According to the latest authority, Dr. Truman Michelson, the languages of the great Algonkin family fall into four primary, substantially co-ordinate, but very unequal groups. Three of these are Blackfoot, Cheyenne, and Arapaho. The fourth, or Eastern-Central, comprises all the other dialects of the family. The Blackfoot, Cheyenne, and Arapaho were buffalo hunters in the open plains. The other tribes with scarcely an exception were timber people. It is erroneous, however, to look for an exact repetition of this primary cultural cleavage in the linguistic organization of the family. The Blackfoot, Cheyenne, and Arapaho tongues are as distinct from one another as from the remaining languages.
This fact had indeed been asserted, in so far as the imperfect evidence permitted opinion, before Dr. Michelson 's exact comparative studies, and has long rendered very improbable, at least as regards the Blackfoot and the Arapaho. the prevailing assumption, which is still largely current, that all the Plains Algonkin tribes are recent offshoots from the main body of the stock in the wooded region. It cannot be emphasized too strongly that wherever these tribes may originally have lived, they were not, for a long time past, close relatives and perhaps not even neighbors of the Cree, Ojibwa, or any other known Algonkin division. The recent brilliant discovery of Dr. E. Sapir that the far-away Yurok and Wiyot languages on the Pacific Coast of California are Algonkin proves that the history of this great assembly of tongues cannot be deduced by any offhand inference from recent habits of life or distribution of the Indian tribes involved. The writer believes that the Arapaho have been separated from the Central and Eastern Algonkin for more than a thousand years (adapted from part 1. Re-edition; originally published 1916 in Berkeley).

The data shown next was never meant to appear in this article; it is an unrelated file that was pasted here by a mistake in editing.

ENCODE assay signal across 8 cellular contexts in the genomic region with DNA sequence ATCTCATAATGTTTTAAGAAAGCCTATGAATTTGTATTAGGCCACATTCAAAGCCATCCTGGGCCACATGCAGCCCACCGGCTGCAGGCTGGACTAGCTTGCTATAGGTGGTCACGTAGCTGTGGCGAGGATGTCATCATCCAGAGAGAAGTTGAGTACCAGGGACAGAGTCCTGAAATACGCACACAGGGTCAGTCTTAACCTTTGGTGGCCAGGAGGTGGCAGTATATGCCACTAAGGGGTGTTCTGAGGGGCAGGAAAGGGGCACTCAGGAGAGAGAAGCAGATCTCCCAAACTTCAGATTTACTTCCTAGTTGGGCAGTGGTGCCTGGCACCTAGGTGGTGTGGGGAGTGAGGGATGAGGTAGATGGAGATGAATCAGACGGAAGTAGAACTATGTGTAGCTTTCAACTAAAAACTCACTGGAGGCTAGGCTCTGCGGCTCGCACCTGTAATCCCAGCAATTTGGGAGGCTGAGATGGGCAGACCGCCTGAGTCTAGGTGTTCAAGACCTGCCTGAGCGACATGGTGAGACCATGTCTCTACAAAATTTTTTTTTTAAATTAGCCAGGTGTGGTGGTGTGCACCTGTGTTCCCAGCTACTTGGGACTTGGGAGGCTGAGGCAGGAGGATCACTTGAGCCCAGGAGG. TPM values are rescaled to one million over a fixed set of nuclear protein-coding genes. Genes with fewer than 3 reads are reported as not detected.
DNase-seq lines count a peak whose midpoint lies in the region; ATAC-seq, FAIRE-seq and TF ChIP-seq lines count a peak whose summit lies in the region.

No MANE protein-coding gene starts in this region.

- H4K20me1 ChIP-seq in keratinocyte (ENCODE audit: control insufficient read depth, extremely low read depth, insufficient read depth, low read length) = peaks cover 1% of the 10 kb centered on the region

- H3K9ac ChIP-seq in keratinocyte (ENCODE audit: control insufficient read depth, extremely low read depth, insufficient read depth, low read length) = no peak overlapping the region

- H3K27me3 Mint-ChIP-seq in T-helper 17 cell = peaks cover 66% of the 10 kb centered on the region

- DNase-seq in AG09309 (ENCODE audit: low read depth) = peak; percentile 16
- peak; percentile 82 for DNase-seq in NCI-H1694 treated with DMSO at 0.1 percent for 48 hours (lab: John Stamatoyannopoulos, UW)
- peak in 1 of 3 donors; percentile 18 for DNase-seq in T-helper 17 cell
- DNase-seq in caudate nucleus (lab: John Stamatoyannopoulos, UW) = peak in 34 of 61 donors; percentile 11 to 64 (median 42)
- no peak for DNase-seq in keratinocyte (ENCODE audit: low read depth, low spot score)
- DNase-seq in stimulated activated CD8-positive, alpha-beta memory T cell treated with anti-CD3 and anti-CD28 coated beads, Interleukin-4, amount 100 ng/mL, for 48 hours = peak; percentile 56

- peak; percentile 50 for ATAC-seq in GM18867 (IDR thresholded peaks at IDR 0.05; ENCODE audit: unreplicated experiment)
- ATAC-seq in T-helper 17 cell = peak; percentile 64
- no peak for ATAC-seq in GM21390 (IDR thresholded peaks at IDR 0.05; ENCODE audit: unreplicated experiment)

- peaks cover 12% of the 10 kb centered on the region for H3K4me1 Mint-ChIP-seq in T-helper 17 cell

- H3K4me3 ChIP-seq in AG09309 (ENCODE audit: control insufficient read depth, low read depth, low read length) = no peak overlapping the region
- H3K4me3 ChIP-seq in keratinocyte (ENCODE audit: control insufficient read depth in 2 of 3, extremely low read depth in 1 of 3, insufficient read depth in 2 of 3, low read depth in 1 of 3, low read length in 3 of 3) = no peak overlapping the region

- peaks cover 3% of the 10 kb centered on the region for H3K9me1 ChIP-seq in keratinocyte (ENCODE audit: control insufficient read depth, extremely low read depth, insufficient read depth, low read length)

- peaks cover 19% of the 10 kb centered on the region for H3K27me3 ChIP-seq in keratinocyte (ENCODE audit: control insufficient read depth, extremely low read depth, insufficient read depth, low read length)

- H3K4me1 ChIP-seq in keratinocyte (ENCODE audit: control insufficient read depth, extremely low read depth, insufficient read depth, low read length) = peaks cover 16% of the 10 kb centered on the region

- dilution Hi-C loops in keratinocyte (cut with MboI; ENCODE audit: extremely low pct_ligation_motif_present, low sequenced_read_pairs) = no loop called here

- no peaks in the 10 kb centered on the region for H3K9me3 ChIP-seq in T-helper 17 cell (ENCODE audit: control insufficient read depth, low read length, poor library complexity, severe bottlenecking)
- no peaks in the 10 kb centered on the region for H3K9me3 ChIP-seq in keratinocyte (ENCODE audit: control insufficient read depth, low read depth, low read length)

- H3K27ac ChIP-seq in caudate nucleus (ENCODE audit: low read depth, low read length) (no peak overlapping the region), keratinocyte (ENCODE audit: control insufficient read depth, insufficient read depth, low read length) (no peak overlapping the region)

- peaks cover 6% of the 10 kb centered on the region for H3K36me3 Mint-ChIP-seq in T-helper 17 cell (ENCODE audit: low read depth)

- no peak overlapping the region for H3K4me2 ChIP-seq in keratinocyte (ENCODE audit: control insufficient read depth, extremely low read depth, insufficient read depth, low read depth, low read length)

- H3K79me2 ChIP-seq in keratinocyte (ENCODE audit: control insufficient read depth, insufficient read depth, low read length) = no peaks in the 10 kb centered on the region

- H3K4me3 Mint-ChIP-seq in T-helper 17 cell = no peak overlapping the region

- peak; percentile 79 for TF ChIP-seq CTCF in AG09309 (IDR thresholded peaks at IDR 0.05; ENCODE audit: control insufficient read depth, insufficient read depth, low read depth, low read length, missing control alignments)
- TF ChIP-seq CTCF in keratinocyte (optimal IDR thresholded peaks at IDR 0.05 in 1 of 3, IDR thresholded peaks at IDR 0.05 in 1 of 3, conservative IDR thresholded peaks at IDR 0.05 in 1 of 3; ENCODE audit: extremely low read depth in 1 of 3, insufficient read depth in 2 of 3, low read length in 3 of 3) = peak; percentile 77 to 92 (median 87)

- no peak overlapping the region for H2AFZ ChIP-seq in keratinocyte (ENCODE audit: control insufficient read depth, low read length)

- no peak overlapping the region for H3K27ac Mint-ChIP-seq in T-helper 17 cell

Contents: Part 1: Dialects of the Arapaho group. Part 2: Sketch of Arapaho proper. Part 3: Notes on Gros Ventre.
ISBN 9783969391808. LINCOM Americana 32. 74pp. 2023.